What to do about Dog Allergies

February 14, 2010

in Cat Health

We love dogs for a reason. Having a loyal friend and playmate that will love you forever and never run out of energy? Perfect. Getting close to a dog is harder for some people than others, however. Certain dog allergies can rear their ugly heads and cause unexpected problems. A significant minority of the population suffers from dog and pet allergies. Some are even forced to find a new home for their dog because of intensified allergies. This wouldn’t be the most desired solution, of course, and it can be heartbreaking. Fortunately, there are other ways.

Allergens from Dogs find their origins proteins from three sources; Dander (shed skin cells,) saliva, and urine. Allergic reactions in people to these causes usually happen if they have over active immune systems. Notice that hair is not in the list. A well-known myth is that hairless dogs will not cause reactions. While they do produce far less allergens, in the case of shedding skin cells, you can’t really stop a dog from slobbering and going to the bathroom. Typically symptoms are normal allergy symptoms that everyone is used to, such as itchy eyes, a runny nose, shortness of breath, red itchy skin or a rash. While these can be annoying, there are many ways to mitigate them to make them less problematic.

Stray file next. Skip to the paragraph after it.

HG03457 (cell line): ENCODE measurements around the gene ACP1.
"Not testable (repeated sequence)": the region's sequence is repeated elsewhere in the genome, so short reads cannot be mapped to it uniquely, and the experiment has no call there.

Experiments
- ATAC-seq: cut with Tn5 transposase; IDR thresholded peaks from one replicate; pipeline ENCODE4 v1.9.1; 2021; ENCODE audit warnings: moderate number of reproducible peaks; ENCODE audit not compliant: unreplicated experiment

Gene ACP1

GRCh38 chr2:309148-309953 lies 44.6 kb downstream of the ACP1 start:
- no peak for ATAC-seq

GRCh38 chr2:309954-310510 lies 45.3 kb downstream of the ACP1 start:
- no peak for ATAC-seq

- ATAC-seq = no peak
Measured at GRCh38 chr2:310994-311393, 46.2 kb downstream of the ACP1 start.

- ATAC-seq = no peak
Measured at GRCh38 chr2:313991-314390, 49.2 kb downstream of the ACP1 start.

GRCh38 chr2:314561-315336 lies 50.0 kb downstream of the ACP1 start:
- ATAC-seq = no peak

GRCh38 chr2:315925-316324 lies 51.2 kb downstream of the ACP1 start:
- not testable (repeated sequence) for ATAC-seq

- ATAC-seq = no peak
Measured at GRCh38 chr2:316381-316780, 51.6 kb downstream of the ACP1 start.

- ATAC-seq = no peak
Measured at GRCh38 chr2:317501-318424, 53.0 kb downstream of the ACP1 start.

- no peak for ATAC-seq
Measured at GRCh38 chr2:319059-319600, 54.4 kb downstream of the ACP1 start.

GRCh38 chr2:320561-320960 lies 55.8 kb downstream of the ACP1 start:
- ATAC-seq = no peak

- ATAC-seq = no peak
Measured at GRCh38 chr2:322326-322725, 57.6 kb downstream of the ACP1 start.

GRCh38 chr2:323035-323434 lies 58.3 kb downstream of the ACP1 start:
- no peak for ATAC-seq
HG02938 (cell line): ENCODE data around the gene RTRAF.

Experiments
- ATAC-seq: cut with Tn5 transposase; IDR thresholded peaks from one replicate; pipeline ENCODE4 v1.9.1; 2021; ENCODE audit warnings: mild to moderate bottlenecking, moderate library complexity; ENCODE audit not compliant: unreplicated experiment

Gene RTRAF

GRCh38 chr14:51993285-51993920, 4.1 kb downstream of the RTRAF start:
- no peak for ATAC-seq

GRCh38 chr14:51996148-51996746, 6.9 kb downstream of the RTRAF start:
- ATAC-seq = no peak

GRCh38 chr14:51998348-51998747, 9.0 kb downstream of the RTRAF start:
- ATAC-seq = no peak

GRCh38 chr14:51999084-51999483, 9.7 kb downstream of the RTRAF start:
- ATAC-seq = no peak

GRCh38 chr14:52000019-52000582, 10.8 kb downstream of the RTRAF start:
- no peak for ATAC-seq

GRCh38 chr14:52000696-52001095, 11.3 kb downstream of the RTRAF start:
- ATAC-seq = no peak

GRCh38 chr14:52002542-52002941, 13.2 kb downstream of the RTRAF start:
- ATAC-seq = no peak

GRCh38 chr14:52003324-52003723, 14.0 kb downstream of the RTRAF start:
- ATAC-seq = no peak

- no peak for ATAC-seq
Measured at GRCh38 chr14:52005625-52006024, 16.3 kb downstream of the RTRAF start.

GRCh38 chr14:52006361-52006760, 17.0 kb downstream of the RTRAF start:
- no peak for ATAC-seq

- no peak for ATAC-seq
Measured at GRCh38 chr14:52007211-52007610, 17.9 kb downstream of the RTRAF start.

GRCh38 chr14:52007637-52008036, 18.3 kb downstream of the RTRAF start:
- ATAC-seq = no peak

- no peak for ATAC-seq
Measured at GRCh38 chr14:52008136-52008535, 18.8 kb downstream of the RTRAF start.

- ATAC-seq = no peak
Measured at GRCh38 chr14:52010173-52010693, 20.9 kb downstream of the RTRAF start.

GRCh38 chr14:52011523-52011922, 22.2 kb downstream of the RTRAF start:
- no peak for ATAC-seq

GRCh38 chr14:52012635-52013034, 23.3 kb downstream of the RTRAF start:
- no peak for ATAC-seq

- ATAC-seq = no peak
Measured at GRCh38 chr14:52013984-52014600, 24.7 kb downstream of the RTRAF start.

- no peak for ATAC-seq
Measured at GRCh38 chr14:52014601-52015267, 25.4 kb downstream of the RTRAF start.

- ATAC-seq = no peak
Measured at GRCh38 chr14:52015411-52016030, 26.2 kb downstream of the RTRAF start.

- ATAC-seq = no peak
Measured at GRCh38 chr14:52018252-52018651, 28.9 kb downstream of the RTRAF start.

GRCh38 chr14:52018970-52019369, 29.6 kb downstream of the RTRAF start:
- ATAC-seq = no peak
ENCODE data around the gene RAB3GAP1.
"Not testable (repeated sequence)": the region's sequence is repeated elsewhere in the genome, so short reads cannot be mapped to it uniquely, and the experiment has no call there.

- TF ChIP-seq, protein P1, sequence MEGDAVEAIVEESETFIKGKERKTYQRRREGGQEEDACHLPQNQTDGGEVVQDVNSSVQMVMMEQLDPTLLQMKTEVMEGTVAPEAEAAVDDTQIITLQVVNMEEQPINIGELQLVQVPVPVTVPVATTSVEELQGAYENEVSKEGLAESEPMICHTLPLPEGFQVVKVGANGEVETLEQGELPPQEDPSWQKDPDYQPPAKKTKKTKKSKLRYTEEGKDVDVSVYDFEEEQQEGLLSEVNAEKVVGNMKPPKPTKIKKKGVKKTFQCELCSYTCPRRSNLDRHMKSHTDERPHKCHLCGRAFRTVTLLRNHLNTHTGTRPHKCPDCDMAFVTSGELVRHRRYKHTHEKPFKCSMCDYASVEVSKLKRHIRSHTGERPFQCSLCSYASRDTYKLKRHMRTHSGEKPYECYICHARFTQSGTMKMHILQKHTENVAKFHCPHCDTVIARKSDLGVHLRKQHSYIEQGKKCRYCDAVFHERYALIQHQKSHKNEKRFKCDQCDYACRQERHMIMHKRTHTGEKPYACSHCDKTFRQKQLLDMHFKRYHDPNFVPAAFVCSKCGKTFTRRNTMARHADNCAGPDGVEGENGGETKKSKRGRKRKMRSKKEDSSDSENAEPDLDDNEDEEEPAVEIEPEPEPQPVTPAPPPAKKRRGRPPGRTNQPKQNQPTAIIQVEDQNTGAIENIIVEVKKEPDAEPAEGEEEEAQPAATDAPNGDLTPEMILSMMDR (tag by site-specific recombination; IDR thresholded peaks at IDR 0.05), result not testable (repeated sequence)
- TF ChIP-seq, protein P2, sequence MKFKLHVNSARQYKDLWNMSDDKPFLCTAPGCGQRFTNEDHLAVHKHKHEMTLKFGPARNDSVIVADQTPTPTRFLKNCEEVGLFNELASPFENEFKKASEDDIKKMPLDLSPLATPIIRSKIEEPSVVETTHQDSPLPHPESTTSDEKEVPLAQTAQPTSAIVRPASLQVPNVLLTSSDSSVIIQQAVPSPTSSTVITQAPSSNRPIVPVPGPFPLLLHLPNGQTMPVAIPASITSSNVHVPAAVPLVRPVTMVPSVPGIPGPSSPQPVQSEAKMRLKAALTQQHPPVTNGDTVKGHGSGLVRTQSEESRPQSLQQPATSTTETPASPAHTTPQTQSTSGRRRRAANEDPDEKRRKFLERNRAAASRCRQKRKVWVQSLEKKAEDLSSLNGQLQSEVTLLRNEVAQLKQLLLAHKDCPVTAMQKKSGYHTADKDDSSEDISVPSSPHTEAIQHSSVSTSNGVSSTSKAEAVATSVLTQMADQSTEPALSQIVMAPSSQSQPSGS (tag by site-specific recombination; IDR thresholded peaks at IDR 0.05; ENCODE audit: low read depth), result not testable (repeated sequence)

A clean home is the best defense against dog allergies and allergens. Making a point to vacuum regularly helps, as does using furniture that is upholstered in leather. Changing your air filter to your AC unit will help reduce dander floating around in your house. And since fur can retain allergens, regular bathing is a good idea. Be sure to remember to wash your dog’s bedding or cushions, or else anything you gained from giving the dog a bath will be lost quickly.

Or take the easy way. Many companies make products that reduce allergens. Special shampoos can help reduce dander on a dog without drying the skin. Start learning some new habits and you’ll be decreasing dog allergies in not time at all.

Of course, if the allergies are too bad, consulting with a professional may be your best bet. Some strong medication is out there, both prescription and over the counter, that can mitigate the runny noses and itchy eyes. For extreme cases, you can get allergy shots, which are a good idea if you have bad allergies in general. Kicking your dog to the curb should be a last resort.

More information can be found about dog foods that are hypoallergenic. You can also find out about brands of hypoallergenic dog food.

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